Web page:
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Work Begins on Dredging Project

Posted on October 5, 2015

Gator Dredging has begun work on a cleanup project proponents hope will serve as a primer for the eventual removal of a stubborn, noxious algae and other muck covering the sandy bottom of King’s Bay and its canals.

Crews from the company have been busy since Monday slurping yards of Lyngbya and other dead vegetation from two canals through two giant dredging systems designed to sift through the trash and then pump the filtered water back into the bay. The system employs a pond where the water is temporarily kept and then, via giant hoses also called geo-filters, the water is cleansed and recycled into the bay. The trash and the Lyngbya will eventually be moved to a dumping site, where it will be repurposed as fertilizer for farmers. Gator Dredging has 14 workers at the site and is currently removing about 200 cubic yards of Lyngbya and other detritus daily. After the cleanup, 350 cages of eelgrass will be placed along the canal bottoms until it is established. The pilot project is operating in adjacent canals directly behind the Crystal River Post Office.

The crews also are trying to get the designated project area in sparkling shape by the start of manatee season on Nov. 15.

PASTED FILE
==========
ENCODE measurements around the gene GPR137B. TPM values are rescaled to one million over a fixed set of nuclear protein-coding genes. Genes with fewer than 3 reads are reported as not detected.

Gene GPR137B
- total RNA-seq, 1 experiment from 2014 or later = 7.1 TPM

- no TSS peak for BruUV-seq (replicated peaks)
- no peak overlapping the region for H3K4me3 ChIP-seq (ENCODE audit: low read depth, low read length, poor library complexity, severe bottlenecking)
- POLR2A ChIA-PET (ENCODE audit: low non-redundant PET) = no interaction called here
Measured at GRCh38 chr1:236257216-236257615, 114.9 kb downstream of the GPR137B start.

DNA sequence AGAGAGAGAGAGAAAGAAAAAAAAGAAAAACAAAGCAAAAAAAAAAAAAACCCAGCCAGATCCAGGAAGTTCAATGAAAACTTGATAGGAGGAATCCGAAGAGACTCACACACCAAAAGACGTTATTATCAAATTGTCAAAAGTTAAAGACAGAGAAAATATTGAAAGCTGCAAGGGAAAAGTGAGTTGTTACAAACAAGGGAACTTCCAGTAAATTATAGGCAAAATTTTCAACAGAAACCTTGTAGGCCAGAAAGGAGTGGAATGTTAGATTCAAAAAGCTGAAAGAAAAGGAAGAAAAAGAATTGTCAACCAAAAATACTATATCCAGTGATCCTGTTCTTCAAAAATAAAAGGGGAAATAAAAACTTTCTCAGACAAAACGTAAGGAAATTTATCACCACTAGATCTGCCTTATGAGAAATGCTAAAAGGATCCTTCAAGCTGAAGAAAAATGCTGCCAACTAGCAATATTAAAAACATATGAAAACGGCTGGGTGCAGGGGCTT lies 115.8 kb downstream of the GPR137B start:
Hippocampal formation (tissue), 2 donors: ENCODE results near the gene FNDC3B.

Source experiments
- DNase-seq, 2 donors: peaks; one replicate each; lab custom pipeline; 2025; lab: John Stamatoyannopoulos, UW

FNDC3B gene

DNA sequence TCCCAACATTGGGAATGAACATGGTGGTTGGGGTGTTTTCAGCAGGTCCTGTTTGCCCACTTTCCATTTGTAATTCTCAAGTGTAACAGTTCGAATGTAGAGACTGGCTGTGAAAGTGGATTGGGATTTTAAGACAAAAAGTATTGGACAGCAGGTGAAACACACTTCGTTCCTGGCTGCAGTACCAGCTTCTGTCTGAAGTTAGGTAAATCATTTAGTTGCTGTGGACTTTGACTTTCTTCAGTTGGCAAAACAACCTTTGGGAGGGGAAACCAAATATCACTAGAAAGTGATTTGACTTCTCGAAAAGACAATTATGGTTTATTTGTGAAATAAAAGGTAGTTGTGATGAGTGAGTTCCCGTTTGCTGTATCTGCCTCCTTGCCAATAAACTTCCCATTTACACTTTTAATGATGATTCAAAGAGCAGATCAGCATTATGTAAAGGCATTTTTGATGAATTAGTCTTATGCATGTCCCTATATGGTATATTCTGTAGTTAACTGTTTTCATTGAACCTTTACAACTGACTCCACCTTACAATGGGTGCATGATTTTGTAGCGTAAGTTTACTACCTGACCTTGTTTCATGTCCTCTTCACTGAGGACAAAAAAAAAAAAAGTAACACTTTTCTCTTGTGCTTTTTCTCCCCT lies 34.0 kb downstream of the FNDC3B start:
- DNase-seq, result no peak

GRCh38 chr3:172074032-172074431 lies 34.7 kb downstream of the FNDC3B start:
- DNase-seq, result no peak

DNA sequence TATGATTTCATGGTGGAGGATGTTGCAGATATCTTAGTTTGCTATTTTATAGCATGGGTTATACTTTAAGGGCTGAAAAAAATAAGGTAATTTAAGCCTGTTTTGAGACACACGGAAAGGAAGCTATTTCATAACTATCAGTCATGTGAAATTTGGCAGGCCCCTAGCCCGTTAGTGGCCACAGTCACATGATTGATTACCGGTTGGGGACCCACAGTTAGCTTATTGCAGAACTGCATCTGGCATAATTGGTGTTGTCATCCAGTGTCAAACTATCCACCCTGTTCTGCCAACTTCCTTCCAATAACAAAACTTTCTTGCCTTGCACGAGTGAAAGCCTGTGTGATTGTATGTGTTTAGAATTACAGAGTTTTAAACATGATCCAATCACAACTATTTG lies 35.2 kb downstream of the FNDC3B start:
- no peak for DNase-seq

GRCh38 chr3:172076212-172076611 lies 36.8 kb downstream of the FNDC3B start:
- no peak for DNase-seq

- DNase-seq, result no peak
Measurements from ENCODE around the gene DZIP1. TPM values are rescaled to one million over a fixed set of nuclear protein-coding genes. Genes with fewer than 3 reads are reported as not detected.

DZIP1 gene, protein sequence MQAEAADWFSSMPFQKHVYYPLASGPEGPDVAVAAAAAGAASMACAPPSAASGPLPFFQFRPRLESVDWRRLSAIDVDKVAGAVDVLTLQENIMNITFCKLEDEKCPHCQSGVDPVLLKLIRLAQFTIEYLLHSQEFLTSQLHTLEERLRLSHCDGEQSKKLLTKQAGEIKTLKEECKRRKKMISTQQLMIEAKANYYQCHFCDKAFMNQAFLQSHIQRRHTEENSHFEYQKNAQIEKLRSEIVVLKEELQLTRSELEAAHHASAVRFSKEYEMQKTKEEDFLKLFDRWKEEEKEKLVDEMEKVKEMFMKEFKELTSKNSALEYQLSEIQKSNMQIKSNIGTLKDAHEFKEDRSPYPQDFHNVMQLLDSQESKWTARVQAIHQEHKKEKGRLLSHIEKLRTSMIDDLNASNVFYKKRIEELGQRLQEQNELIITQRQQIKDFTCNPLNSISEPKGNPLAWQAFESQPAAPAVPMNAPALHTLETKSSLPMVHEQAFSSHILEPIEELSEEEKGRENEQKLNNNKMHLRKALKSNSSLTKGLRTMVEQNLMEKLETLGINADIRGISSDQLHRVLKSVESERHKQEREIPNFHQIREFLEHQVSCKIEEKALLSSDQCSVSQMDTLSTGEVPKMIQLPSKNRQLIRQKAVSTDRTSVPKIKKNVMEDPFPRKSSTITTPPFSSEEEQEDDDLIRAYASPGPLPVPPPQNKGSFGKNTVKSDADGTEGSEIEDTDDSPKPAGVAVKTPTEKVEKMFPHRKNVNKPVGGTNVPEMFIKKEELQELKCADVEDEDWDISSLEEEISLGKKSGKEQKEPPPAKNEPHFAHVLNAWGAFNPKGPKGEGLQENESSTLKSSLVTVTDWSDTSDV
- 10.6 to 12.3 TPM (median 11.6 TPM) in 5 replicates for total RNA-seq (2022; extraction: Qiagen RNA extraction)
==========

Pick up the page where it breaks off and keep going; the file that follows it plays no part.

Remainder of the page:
“It’s a quick turnaround, but, yes, we should be able to get it done by the time the manatees return to the area,” said Jack Adams, co-owner of Gator Dredging.

“I think the project will make a difference for the environment and the community after we are finished. We designed a good technology plan for the cleanup and we will be perfecting our methods as we move along. In about two weeks, we would have a better handle on some of the changes we may want to make to our method, but things are going well right now,” Adams said.

He said the bay’s sedimentary topography (rocky limestone) and the large volume of Lyngbya present make this project different from any of the company’s previous jobs, including at Stevenson Creek near Clearwater.

“At Stevenson Creek we were downstream from a golf course. So, we dealt with a lot golf balls and there was less Lyngbya. No golf balls here, but we are dealing with a lot of rocks and more Lyngbya,” Adams added.

Lisa Moore, president of Save Crystal River Inc., the nonprofit group that commissioned the state-funded, $1.6 million pilot project, said she is “very excited” that the project is underway.

“The process they (Gator Dredging) are using is great. They will remove all the Lyngbya, the detrital material and the water, which has very little oxygen because of the Lyngbya. When the water is brought back, it will be cleaner and it will be re-oxygenated which will help the Rock Star (eelgrass) plants that Sea and Shoreline will be planting in the areas that have been cleaned,” Moore said.

Sea and Shoreline, an aquatic restoration company, will be revegetating the cleanup area with eelgrass protected by cages. Moore said the cages will deter manatees from grazing on the plants for a year. She said the 12-month period will allow the plants to both mature and develop a resilient root system, which is essential to their long-term survival.

“Our hope is that this project will serve as a model and this is just the beginning. We hope to continue this process until all our canals and the entire bay is restored,” Moore said.

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